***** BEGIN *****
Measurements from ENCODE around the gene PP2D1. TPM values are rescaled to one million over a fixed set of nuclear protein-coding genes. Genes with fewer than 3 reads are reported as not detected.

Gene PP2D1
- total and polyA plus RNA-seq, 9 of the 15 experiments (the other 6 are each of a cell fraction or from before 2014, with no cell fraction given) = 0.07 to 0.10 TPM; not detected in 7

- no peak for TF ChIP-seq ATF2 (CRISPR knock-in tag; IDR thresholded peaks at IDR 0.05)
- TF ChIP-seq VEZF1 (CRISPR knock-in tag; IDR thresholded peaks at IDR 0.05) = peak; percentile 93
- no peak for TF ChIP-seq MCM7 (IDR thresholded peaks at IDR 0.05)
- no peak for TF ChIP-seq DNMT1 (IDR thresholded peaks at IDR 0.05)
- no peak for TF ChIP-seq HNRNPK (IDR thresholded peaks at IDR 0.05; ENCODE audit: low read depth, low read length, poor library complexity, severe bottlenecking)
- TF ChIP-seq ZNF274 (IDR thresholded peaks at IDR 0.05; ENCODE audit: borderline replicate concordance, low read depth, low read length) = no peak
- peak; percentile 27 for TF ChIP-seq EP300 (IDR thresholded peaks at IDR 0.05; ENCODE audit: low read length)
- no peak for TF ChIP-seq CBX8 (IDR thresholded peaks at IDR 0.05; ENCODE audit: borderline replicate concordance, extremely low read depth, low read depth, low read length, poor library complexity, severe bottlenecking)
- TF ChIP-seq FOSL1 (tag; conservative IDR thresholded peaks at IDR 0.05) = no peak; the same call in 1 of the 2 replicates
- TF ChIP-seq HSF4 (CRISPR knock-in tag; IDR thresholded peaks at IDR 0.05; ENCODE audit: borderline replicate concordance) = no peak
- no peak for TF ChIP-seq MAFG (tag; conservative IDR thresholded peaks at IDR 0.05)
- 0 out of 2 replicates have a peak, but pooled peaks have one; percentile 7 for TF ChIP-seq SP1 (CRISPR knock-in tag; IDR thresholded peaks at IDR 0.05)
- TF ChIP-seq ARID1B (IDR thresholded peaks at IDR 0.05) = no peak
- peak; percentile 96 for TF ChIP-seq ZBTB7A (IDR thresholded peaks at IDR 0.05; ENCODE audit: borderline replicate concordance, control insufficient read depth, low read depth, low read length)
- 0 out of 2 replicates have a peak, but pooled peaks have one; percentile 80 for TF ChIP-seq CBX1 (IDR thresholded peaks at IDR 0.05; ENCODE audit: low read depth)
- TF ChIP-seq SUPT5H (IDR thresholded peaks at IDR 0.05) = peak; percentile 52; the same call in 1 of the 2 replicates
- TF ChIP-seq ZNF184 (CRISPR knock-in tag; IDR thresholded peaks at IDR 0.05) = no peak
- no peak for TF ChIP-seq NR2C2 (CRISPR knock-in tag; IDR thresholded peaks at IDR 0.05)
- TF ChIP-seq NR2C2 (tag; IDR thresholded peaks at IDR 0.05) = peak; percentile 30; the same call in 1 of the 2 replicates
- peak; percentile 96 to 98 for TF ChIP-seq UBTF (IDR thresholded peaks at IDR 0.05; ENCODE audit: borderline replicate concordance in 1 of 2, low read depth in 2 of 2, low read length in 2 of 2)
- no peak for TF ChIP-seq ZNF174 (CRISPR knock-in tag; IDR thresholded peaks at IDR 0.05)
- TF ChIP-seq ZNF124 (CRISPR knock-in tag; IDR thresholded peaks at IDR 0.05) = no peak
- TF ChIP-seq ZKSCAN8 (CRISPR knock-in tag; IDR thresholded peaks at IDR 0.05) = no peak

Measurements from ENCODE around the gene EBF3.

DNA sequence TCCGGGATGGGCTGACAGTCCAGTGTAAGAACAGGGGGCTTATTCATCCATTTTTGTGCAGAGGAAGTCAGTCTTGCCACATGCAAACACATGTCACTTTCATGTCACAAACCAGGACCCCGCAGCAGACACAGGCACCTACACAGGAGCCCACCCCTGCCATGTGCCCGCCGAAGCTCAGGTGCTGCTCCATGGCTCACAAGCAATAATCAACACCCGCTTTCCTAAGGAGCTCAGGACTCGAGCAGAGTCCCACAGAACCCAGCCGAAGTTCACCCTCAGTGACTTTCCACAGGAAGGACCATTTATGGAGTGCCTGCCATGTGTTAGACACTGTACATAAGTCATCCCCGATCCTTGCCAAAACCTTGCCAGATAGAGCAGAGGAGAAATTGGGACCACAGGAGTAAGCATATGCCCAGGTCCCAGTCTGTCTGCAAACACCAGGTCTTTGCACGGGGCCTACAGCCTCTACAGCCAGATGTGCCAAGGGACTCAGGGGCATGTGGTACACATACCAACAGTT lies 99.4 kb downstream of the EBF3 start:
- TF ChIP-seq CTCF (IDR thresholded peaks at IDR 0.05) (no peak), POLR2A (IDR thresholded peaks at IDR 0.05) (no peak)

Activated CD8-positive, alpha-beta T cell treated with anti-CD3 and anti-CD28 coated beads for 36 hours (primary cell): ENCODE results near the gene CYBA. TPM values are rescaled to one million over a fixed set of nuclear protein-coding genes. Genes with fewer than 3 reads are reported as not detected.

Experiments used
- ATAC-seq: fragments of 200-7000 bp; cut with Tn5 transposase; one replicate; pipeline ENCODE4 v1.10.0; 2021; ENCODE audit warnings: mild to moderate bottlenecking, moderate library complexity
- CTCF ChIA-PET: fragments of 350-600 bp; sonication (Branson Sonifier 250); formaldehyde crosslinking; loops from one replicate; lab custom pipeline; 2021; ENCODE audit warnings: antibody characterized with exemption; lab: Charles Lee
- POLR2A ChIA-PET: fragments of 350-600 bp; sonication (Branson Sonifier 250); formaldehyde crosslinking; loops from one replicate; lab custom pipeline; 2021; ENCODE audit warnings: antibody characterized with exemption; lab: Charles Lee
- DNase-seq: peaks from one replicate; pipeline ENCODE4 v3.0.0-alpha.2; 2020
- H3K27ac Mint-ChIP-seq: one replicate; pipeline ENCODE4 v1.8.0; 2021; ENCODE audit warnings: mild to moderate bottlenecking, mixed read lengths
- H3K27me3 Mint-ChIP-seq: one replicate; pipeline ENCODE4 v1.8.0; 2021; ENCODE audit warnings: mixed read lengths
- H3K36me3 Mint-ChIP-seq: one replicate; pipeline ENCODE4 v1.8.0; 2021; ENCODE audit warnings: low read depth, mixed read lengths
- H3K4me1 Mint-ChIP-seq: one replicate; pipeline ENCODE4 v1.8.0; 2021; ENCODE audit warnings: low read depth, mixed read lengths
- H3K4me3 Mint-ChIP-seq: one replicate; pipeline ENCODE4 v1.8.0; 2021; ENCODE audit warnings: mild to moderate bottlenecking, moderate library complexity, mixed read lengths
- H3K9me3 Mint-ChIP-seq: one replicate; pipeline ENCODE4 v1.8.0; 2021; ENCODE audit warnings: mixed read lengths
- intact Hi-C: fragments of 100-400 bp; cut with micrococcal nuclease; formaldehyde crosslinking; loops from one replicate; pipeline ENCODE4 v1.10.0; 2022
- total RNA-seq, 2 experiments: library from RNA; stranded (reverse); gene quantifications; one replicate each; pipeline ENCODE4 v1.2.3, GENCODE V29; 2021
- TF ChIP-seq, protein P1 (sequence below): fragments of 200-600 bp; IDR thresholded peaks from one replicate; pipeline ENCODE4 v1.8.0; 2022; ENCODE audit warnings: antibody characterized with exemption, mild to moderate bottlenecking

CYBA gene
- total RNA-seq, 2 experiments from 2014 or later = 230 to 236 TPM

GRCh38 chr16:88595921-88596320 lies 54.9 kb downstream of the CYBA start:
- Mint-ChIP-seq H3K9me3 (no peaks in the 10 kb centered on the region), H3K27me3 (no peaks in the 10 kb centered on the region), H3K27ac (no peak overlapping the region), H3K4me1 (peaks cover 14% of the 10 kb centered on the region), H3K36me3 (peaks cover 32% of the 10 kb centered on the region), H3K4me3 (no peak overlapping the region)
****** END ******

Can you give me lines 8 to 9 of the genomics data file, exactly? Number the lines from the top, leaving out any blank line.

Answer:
- no peak for TF ChIP-seq HNRNPK (IDR thresholded peaks at IDR 0.05; ENCODE audit: low read depth, low read length, poor library complexity, severe bottlenecking)
- TF ChIP-seq ZNF274 (IDR thresholded peaks at IDR 0.05; ENCODE audit: borderline replicate concordance, low read depth, low read length) = no peak